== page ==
Sunday, August 27, 2023

Matrix Operations in kdb+/q

In q, a matrix (an array of m x n numbers) is represented as a list of lists. For example, here is a matrix with 2 rows and 3 columns:

q)A:(1 2 3;4 5 6)
1 2 3
4 5 6

Matrix Addition and Subtraction
If A and B are matrices of the same size, then they can be added and subtracted. To find the entries of A + B, you simply add the corresponding entries of A and B. To find A - B, subtract corresponding entries. If A and B have different sizes, you will get a 'length error.

q)A:(1 2;3 4)
q)B:(5 6;7 8)
6  8
10 12
4 4
4 4
q)C:(1 1 1;2 2 2)
  [0]  A+C

Scalar Multiplication
If A is a matrix and k is a scalar, then the matrix kA is obtained by multiplying each entry of A by k.

q)A:(1 2;3 4)
2 4
6 8

Matrix Multiplication
First, in order to multiply two matrices A and B, the number of columns of A must match the number of rows of B. If A is m x n and B is n x p, then the size of the product matrix AB will be m x p. In order to calculate AB, you have to take the dot product (multiply corresponding numbers and then add them up) of each row vector in A and the corresponding column vector in B. This can be done in q using the mmu (or $) operator.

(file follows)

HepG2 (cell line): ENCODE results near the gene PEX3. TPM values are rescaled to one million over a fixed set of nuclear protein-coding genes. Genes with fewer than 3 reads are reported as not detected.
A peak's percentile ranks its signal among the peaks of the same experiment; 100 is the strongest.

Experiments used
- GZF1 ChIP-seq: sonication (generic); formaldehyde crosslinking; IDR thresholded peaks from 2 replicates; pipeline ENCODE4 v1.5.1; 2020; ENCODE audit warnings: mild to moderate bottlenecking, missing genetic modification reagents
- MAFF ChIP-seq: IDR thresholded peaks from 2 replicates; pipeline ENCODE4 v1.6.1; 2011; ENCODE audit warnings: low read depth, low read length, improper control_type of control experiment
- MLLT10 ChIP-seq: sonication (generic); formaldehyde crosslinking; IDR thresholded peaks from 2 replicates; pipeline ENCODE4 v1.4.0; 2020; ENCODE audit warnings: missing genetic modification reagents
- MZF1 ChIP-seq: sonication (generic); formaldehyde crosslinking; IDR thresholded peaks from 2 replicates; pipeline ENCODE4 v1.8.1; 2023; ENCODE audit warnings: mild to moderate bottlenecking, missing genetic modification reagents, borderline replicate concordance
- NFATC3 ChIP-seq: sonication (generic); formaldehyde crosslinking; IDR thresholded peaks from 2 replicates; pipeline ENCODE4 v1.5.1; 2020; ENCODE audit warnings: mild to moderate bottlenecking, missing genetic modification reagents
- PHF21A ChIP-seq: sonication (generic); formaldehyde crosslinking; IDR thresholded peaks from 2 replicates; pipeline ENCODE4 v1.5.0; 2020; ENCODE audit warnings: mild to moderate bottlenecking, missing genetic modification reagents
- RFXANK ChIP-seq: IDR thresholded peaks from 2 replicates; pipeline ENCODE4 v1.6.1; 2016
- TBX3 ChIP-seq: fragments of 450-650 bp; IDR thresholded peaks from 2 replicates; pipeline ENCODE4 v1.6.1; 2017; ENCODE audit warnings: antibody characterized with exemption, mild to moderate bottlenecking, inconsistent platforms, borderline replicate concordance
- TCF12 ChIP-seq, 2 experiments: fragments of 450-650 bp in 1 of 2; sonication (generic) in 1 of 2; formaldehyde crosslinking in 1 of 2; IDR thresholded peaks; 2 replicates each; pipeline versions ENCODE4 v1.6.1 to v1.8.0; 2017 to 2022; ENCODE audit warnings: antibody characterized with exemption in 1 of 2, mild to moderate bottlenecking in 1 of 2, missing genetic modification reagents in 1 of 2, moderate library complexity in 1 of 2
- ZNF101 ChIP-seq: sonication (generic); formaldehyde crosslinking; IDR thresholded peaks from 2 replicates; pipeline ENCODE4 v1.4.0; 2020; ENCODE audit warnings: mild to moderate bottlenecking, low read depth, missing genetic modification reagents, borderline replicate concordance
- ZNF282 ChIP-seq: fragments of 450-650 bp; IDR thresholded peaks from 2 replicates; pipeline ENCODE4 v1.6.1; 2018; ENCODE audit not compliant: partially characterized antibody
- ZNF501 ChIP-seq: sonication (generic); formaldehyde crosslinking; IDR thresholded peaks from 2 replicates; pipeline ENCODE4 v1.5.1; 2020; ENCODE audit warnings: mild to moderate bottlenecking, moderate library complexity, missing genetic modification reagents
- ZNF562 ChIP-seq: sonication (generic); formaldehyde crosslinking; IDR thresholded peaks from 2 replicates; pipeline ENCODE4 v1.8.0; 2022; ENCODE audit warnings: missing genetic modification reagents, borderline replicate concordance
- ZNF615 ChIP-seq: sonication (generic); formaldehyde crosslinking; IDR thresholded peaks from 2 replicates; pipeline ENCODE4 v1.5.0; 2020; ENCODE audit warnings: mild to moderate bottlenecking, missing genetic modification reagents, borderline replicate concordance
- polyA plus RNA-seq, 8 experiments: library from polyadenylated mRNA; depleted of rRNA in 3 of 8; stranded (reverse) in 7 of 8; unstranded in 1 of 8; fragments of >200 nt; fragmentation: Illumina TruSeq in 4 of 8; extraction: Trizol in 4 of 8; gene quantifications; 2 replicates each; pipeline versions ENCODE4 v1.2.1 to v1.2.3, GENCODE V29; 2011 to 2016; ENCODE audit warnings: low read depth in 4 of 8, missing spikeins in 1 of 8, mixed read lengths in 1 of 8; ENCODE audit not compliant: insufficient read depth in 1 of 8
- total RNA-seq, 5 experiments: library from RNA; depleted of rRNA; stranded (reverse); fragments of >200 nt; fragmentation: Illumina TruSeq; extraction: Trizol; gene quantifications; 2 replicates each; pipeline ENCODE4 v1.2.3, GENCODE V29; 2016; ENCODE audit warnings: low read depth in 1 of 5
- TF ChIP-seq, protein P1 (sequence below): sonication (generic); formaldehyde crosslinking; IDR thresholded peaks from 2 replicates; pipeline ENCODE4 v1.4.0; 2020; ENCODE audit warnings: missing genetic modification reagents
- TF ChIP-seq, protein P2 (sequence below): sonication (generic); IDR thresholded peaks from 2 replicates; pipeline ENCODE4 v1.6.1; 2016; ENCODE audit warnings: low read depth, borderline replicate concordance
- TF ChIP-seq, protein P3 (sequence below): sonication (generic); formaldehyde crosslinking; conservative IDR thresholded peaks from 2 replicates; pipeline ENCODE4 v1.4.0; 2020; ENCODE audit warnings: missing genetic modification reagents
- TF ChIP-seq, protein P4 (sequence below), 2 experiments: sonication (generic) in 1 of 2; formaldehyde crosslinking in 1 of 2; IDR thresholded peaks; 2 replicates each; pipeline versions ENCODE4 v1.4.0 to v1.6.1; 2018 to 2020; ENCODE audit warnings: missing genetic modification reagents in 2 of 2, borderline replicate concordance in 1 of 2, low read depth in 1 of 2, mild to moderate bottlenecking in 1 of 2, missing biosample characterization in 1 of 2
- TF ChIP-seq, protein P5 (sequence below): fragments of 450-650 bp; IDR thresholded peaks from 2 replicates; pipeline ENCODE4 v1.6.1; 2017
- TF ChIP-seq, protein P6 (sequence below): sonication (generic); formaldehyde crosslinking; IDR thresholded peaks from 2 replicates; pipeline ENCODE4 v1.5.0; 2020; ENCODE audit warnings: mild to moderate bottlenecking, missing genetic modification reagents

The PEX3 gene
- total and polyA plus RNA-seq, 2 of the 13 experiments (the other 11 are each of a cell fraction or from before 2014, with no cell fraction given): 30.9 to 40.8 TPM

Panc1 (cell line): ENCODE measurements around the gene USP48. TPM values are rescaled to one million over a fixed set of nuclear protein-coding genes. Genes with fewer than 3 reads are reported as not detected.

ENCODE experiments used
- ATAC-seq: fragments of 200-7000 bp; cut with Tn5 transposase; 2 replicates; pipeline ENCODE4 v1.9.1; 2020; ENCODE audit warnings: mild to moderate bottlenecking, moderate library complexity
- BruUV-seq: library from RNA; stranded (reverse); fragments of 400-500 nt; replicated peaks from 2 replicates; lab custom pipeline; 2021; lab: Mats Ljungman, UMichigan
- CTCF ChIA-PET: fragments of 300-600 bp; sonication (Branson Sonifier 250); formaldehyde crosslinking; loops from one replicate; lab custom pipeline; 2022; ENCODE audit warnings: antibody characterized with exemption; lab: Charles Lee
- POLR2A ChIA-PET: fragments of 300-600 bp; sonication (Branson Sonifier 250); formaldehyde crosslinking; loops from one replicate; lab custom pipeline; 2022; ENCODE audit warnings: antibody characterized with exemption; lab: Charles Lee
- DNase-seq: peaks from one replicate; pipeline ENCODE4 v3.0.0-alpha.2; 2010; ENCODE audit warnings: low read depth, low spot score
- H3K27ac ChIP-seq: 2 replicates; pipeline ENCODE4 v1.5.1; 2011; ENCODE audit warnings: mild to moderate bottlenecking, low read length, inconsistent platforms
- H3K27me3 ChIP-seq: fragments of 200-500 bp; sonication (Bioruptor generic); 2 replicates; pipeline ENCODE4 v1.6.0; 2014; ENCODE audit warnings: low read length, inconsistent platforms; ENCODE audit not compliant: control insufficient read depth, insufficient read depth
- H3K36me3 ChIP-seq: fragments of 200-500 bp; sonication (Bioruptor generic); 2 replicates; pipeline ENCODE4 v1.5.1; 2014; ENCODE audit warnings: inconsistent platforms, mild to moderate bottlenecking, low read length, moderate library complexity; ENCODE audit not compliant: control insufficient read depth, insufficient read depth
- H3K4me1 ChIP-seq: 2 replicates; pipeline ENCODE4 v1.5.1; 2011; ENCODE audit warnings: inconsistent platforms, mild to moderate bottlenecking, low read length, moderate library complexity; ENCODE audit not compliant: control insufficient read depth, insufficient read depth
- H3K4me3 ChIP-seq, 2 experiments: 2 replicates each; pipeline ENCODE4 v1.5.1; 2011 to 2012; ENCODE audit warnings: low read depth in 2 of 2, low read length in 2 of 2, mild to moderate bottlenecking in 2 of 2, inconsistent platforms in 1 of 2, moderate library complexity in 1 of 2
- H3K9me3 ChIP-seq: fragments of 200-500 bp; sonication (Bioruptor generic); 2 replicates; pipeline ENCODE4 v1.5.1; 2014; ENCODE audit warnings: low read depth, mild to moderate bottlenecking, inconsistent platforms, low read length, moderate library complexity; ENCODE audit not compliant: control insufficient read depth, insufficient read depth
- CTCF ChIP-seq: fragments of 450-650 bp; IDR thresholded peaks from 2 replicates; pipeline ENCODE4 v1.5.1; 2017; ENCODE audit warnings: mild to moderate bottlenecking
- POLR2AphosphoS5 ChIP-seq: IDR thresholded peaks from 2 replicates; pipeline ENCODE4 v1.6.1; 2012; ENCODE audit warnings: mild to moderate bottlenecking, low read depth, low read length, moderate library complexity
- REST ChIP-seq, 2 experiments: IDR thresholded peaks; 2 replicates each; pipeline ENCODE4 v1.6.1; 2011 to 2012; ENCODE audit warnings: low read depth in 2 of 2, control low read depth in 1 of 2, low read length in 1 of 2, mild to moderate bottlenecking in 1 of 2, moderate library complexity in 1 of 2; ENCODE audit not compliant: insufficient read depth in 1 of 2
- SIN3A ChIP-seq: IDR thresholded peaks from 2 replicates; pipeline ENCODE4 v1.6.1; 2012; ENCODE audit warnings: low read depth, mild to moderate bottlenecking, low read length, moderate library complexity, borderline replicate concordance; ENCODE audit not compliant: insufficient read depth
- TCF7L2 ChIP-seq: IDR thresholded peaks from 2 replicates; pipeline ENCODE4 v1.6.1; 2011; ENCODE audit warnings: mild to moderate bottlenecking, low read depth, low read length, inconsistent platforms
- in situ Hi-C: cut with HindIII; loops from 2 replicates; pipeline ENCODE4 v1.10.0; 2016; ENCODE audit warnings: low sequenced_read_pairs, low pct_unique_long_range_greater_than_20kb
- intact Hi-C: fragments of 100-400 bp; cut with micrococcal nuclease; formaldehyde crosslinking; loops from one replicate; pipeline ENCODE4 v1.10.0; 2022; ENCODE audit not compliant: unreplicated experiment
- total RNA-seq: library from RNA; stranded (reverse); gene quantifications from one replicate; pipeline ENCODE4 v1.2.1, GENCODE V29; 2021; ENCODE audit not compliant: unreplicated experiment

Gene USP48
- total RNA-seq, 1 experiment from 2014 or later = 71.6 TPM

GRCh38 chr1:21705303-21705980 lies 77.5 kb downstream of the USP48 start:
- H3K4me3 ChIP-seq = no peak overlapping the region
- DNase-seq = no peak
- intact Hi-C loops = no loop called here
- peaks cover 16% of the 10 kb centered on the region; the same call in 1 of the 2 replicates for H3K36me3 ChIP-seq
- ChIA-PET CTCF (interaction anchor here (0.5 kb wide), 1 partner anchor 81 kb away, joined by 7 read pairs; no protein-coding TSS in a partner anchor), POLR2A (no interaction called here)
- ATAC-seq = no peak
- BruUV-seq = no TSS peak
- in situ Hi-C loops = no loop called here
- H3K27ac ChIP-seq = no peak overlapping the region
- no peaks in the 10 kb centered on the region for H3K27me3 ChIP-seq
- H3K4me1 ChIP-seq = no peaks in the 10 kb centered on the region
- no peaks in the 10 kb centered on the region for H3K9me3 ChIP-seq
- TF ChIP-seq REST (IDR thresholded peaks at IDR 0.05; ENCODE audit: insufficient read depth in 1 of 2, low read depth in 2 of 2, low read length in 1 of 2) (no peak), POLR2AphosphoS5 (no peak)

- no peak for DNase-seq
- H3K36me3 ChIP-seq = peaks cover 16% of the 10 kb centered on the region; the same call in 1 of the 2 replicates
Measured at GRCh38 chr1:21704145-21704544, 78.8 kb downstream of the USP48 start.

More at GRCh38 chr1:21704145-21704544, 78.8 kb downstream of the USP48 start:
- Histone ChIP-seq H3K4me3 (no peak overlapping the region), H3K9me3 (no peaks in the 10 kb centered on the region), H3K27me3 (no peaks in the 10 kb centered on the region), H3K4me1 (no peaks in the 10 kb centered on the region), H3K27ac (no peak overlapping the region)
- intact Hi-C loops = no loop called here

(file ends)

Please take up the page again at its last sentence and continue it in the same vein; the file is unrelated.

q)A:(1 2f;3 4f)
q)B:(5 6f;7 8f)
1 2
3 4
5 6
7 8
q)A mmu B
19 22
43 50

Identity Matrix
This is a square matrix with 1s on the diagonal and 0s everywhere else.

q)I:{`float${x=/:x}til x}
q)I 3
1 0 0
0 1 0
0 0 1

Matrix Inverse
The inverse of A is A-1 if AA-1=A-1A=I, where I is the identity matrix. Use the inv function to find the inverse of a matrix.

q)A:(1 2f;3 4f)
q)inv A
-2  1
1.5 -0.5
q)A mmu inv A
1 1.110223e-016
0 1

Matrix Tranpose
The tranpose AT of a matrix A is a flipped version of the original matrix which is obtained by changing its rows into columns (or equivalently, its columns into rows). This can be done by using the flip operation in q.

q)A:(1 2 3;4 5 6)
q)flip A
1 4
2 5
3 6

Saturday, August 26, 2023

Using "flock" to Prevent Multiple Instances of a Script from Running

In a previous post, I wrote about how you can use the lockfile command to ensure that only one instance of a script is running at a time. An alternative to lockfile is the flock command, which is used as follows:

flock /path/to/mylockfile cmd

By default, if the lock cannot be immediately acquired, flock will wait indefinitely until it becomes available. However, you can use the --nonblock (or -n) flag if you want flock to fail (with an exit code of 1) rather than wait if the lock cannot be immediately acquired. You can also specify how long flock should wait by passing in a --timeout in seconds.

A convenient form of flock often used within shell scripts is to use a file descriptor, as follows:

flock -n 9 || exit 1
# ... commands executed under lock ...
) 9>/path/to/mylockfile

If you want to prevent multiple instances of a shell script from running simultaneously, add the following boilerplate at the top of your script, which will cause the script to lock itself automatically on first run:

[ "${FLOCKER}" != "$0" ] && exec env FLOCKER="$0" flock -en "$0" "$0" "$@" || :

Related posts:
Using "lockfile" to Prevent Multiple Instances of a Script from Running
Retrying Commands in Shell Scripts
Executing a Shell Command with a Timeout